I have said the floods keep recurring. The report discloses there have been no less than 18 of them of record during the past 58 years, of which 16 originated above the proposed Amistad site. And they will occur again. Is it any wonder that the million people who live along the Rio Grande, in both countries, from Fort Quitman to the Gulf, whose lives and economy are so closely tied to the river, can so often be heard to say: "When will the Rio Grande go on another rampage?" They know it will happen. It is just a matter of when. And they know lives will be lost. It is just a matter of how many.

"While the Rio Grande through the centuries has gone hand in hand with progress along its borders, it has for decades been a word associated with fear, dread, and trembling. The Mexicans since the days of Cortez and before, have referred to it as "El Rio Bravo del Norte," which translated means "the wild or vicious river to the north." After all, aside from the Mississippi-Missouri complex, the Rio Grande is the longest river in America.

Originally called Diablo, which in Spanish means "devil," recently it was agreed to call the new project Amistad, meaning "friendship." Thus, even though Diablo more accurately describes the river proper, Amistad very correctly describes the relationship of the people who face each other across that stream, and who mix and mingle in a spirit of friendship, peace, and cooperation.

I have spoken chiefly of the flood-control feature of Amistad. And, indeed, flood control alone is ample justification for the prompt advancement of this bill and the building of the dam. There appears to be very little demand for any additional supply of water for irrigation. The irrigators are not asking for more water. They are not, they say, in the market for more irrigation water at this time. Their supply problem is now being met at Falcon and projects along the river. And I understand no additional acreage will be cultivated. All the water is already appropriated, under commitment in the State of Texas along the Rio Grande. The conservation storage contemplated for Amistad will not be substantial, although adequate for its purpose.

But the question may be asked: Why the $12 million allocated for conservation storage if irrigators do not want it?

There is a valid and satisfactory answer to that question, and I believe Colonel Hewitt is the proper person to explain to you. Briefly, conservation is required in the treaty between the two countries. That is a part of the agreement, that it would contain conservation storage. And the conservation storage will bolster the power potential that will be created. And, after all, the cost allocated to conservation storage represents a relatively small portion of the total cost of the project— about 8 or 9 percent, so it is a relatively unimportant factor insofar as the overall picture is concerned, so let's not worry too much about that feature of it. Yet it is something that often crops up in the consideration of the project.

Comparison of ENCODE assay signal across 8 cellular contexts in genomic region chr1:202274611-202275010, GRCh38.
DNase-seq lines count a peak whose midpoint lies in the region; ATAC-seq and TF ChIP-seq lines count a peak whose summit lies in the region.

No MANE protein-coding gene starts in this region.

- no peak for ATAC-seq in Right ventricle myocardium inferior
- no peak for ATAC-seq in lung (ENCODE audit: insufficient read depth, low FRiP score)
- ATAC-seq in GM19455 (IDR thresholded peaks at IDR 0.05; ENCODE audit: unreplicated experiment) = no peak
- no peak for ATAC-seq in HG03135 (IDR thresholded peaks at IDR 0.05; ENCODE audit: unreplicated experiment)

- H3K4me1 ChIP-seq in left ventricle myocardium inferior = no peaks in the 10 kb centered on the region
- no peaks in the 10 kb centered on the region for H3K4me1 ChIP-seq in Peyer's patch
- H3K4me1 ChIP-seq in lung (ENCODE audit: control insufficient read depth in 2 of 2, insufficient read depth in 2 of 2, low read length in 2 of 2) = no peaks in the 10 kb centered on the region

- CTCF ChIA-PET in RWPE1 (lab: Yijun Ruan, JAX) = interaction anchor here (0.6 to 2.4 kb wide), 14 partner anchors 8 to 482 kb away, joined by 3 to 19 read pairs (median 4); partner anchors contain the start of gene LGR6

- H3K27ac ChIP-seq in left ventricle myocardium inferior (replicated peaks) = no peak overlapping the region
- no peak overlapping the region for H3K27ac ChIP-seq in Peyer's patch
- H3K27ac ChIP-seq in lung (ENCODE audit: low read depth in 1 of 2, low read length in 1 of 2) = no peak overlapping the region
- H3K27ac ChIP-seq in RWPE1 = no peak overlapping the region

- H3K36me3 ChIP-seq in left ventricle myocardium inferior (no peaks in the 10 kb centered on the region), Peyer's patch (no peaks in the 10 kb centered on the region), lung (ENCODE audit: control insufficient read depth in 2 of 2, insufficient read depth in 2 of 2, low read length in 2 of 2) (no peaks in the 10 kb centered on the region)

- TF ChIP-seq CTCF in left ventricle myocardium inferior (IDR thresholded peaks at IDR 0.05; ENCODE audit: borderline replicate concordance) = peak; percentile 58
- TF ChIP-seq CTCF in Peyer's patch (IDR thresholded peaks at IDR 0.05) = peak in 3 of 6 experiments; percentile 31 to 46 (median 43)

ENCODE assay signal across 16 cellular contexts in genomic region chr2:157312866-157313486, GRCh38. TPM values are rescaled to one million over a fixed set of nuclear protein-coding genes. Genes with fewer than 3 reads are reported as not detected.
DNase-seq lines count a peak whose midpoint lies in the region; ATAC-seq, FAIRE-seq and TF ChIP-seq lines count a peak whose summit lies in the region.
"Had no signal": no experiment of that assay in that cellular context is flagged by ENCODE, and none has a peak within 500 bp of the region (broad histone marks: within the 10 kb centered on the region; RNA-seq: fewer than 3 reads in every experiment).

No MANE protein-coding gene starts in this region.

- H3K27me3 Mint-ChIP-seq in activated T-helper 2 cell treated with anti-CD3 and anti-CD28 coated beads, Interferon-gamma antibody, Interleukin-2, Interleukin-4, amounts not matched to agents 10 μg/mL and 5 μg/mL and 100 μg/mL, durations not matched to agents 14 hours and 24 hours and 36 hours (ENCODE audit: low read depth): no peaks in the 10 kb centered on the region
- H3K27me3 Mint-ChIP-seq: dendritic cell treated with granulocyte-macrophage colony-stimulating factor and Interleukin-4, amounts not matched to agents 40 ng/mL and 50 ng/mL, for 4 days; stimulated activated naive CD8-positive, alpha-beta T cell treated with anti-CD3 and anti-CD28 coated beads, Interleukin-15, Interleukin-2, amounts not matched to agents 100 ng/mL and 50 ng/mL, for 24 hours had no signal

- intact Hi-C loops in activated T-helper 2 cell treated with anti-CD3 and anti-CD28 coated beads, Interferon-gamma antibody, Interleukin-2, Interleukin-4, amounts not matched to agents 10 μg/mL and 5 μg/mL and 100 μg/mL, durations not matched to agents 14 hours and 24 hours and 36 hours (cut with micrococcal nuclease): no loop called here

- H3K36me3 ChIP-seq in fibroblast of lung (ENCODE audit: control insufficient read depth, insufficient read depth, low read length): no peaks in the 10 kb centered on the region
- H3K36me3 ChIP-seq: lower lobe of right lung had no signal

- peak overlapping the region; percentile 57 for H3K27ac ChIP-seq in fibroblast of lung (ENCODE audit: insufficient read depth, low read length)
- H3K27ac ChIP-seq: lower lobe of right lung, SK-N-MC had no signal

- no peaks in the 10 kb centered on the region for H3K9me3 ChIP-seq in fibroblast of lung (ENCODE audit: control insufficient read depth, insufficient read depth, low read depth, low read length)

I am sure Colonel Hewitt will explain to you that estimated income from the hydraulic power feature alone will more than repay the Government for the cost allocated to conservation storage, as amortized over the 50-year life of the project. In other words, even with no use of the conservation storage for irrigation, in any event the Government will be repaid for all the cost of the conservation feature from the sale of the falling water or from the sale of electric energy if the construction of a generating plant by the Government should be justified as sound and economically feasible.

Moreover, the construction of Amistad will help prolong the life of Falcon by reducing the siltation at Falcon. Indeed, the Commissioner's report states: "The siltation rate at Falcon would be reduced by 60 percent" with Amistad.

And the evaporation rate at Amistad will be much less than at Falcon. That will add to the permanency and stability of the supply to that extent. The reason for the reduced evaporation is that Amistad would have 36 to 56 percent less surface area than that at Falcon for corresponding quantities of water, since the Amistad site is located in a relatively narrow canyon section of the river. The channel will be much deeper than at Falcon. That accounts for the reduced evapora